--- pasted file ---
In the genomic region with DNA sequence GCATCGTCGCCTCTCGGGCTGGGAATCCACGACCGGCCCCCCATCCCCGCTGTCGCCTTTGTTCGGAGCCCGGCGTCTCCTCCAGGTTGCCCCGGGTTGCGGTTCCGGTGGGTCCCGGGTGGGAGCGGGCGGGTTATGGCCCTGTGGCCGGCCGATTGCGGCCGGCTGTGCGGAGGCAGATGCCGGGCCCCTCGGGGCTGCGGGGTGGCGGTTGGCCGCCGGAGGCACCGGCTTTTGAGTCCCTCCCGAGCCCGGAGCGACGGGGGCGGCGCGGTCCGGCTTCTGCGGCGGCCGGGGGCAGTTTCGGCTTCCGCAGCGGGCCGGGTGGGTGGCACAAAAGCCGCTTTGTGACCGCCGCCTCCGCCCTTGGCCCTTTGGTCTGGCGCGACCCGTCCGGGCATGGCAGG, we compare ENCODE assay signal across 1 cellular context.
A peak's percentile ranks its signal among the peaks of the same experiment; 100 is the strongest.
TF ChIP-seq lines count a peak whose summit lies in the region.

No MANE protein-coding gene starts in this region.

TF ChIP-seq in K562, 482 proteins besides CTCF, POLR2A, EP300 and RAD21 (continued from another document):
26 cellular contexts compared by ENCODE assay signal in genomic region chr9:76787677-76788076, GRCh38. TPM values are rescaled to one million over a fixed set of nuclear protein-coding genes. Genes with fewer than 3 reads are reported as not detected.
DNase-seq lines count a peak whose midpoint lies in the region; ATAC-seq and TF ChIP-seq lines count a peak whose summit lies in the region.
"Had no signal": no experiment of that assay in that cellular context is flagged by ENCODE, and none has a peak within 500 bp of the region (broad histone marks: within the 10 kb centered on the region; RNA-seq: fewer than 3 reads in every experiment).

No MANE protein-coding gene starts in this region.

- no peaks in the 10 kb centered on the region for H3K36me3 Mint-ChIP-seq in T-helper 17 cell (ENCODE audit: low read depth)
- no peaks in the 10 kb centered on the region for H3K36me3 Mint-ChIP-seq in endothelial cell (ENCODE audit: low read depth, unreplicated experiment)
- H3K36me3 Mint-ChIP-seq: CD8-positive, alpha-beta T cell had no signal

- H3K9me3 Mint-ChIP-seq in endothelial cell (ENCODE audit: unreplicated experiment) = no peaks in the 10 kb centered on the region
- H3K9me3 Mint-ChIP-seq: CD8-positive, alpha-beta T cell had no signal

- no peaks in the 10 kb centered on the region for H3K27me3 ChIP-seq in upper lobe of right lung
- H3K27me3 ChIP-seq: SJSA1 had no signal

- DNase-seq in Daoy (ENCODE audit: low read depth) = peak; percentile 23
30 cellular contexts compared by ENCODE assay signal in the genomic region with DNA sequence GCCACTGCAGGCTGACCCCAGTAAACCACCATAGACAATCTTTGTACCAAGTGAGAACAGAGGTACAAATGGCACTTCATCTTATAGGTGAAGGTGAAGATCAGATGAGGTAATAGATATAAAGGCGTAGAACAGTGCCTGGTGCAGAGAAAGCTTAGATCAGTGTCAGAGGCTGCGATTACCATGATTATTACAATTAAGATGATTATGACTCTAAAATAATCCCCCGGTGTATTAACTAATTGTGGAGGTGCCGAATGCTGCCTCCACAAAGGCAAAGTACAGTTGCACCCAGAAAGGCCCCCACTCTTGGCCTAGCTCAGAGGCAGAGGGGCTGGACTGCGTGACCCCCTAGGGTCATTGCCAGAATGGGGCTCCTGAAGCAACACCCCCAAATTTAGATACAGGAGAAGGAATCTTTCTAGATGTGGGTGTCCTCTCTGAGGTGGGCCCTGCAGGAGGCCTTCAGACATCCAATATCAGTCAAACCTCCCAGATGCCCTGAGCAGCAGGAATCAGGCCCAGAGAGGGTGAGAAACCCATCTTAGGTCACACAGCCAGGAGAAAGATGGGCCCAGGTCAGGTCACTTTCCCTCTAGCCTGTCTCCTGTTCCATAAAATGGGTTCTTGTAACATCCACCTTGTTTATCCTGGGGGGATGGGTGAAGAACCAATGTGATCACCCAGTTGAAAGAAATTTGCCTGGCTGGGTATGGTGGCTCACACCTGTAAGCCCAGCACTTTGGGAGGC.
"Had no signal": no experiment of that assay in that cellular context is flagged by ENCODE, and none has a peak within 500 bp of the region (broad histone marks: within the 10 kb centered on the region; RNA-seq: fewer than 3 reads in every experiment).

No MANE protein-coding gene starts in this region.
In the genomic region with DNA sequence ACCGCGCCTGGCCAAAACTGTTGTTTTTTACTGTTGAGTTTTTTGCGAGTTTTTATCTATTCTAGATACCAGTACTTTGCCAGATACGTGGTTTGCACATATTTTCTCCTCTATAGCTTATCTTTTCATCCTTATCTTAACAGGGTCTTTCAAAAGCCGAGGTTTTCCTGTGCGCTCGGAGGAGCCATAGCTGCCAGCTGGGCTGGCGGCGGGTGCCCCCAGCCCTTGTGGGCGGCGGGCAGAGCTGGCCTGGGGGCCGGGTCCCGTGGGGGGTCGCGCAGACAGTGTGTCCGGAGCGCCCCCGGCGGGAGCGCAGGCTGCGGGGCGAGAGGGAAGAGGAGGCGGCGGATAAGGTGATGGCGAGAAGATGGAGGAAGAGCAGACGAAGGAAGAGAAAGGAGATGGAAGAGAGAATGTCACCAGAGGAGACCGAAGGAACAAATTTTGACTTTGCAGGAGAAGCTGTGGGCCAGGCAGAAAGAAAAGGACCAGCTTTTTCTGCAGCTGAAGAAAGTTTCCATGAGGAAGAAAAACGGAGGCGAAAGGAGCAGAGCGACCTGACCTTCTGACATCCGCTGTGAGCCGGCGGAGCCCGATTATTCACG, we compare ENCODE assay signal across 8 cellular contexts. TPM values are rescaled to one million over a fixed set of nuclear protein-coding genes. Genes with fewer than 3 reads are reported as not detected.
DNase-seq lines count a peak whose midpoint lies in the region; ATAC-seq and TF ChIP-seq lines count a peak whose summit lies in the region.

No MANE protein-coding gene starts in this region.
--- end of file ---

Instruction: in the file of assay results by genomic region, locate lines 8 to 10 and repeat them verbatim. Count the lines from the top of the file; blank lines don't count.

"Had no signal": no experiment of that assay in that cellular context is flagged by ENCODE, and none has a peak within 500 bp of the region (broad histone marks: within the 10 kb centered on the region; RNA-seq: fewer than 3 reads in every experiment).

No MANE protein-coding gene starts in this region.

- no peaks in the 10 kb centered on the region for H3K36me3 Mint-ChIP-seq in T-helper 17 cell (ENCODE audit: low read depth)